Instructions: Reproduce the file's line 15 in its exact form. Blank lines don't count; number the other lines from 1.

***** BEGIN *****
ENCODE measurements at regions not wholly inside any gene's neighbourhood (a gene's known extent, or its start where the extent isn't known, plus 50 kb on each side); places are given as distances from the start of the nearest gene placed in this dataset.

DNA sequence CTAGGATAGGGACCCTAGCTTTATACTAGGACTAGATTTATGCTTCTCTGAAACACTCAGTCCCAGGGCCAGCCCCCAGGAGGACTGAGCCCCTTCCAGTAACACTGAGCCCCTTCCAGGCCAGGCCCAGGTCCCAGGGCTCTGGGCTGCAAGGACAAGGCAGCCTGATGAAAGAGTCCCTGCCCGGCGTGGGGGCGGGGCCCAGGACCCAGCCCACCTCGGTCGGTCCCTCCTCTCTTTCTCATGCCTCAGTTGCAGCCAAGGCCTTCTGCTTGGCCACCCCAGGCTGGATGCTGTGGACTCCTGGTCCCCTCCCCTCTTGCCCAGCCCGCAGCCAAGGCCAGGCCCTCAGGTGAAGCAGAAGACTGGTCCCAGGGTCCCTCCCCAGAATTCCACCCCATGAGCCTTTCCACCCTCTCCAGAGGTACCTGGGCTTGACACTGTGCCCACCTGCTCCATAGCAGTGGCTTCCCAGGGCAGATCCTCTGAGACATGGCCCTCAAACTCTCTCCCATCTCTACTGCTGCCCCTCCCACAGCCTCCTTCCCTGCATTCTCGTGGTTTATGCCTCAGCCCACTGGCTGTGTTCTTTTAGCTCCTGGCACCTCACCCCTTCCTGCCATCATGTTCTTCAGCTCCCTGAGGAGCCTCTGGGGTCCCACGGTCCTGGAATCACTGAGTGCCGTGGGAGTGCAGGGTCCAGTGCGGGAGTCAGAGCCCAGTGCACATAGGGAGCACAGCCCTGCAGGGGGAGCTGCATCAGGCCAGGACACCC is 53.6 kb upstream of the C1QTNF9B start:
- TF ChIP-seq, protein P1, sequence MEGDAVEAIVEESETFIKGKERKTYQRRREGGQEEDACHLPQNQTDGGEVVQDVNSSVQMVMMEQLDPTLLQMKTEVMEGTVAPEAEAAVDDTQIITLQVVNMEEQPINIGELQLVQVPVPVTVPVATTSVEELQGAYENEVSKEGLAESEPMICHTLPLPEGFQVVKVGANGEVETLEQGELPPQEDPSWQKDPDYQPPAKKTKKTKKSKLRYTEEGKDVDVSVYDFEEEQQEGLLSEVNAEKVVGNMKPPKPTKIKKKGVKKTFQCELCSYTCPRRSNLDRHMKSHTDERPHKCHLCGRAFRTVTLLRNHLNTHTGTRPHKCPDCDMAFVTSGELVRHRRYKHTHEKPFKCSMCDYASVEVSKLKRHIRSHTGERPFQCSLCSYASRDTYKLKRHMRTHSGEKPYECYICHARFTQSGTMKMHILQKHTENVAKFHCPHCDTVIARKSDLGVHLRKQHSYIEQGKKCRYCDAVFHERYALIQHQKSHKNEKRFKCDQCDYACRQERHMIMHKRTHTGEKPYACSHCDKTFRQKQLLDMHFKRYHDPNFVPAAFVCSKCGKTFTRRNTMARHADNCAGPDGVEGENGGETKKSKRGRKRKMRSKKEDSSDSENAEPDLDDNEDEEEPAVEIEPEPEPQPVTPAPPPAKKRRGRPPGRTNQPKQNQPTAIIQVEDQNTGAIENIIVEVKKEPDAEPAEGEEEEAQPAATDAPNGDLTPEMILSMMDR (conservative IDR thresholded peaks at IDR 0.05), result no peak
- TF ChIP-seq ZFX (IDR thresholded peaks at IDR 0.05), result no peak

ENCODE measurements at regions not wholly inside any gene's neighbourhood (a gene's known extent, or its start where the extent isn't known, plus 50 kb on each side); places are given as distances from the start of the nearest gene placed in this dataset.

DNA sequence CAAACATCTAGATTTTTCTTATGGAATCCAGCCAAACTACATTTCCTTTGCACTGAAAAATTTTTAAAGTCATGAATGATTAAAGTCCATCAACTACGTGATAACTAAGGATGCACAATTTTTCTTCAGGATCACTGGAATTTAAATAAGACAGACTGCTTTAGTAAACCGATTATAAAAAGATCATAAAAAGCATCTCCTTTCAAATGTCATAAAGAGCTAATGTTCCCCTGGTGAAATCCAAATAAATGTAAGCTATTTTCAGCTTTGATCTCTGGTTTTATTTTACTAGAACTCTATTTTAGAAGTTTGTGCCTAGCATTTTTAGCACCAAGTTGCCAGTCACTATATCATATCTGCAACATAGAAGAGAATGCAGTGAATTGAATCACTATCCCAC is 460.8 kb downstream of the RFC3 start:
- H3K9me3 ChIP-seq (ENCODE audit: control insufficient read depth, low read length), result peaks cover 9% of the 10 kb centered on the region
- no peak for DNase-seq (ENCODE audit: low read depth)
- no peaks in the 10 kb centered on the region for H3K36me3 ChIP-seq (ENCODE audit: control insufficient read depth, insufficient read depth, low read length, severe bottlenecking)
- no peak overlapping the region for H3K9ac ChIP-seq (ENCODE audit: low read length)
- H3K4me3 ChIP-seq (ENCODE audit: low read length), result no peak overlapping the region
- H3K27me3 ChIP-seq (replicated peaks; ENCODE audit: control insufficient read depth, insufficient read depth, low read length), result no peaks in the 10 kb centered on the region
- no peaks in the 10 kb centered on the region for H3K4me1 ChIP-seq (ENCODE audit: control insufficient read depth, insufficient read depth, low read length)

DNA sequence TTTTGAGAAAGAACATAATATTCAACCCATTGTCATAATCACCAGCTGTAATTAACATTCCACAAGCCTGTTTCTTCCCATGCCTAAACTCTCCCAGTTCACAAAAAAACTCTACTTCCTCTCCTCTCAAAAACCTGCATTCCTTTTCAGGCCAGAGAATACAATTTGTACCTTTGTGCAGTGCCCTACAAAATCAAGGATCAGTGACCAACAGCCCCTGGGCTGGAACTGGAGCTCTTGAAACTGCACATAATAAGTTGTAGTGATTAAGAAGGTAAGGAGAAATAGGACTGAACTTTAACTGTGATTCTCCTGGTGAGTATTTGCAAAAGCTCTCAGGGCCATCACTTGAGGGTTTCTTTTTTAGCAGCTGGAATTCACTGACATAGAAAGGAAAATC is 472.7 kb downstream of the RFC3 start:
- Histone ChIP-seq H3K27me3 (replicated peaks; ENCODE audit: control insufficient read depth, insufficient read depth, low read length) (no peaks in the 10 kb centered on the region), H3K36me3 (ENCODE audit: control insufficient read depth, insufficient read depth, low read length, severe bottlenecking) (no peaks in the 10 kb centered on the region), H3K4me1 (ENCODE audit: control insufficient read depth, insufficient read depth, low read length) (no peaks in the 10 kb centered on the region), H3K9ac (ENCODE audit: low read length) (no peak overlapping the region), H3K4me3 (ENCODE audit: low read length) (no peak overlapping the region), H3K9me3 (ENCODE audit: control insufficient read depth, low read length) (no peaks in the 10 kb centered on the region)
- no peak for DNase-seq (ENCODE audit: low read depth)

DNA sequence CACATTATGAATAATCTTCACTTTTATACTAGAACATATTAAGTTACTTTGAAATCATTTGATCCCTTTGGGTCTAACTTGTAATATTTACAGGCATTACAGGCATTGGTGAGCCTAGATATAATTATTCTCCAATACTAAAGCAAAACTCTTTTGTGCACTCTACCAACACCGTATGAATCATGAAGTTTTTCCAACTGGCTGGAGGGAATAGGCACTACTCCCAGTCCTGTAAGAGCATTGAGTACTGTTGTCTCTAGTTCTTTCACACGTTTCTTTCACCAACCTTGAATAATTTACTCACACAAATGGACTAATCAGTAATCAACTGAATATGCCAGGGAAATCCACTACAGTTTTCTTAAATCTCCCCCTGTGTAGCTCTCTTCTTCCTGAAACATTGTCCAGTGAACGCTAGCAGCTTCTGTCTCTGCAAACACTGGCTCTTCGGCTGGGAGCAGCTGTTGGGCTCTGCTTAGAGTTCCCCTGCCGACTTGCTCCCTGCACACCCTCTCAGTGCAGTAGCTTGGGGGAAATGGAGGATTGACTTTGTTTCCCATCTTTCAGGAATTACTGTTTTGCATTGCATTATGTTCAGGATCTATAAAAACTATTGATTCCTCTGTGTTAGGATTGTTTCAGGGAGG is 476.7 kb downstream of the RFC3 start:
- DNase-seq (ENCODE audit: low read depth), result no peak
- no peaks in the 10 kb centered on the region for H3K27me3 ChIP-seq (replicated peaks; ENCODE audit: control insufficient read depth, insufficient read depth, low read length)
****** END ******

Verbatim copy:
- Histone ChIP-seq H3K27me3 (replicated peaks; ENCODE audit: control insufficient read depth, insufficient read depth, low read length) (no peaks in the 10 kb centered on the region), H3K36me3 (ENCODE audit: control insufficient read depth, insufficient read depth, low read length, severe bottlenecking) (no peaks in the 10 kb centered on the region), H3K4me1 (ENCODE audit: control insufficient read depth, insufficient read depth, low read length) (no peaks in the 10 kb centered on the region), H3K9ac (ENCODE audit: low read length) (no peak overlapping the region), H3K4me3 (ENCODE audit: low read length) (no peak overlapping the region), H3K9me3 (ENCODE audit: control insufficient read depth, low read length) (no peaks in the 10 kb centered on the region)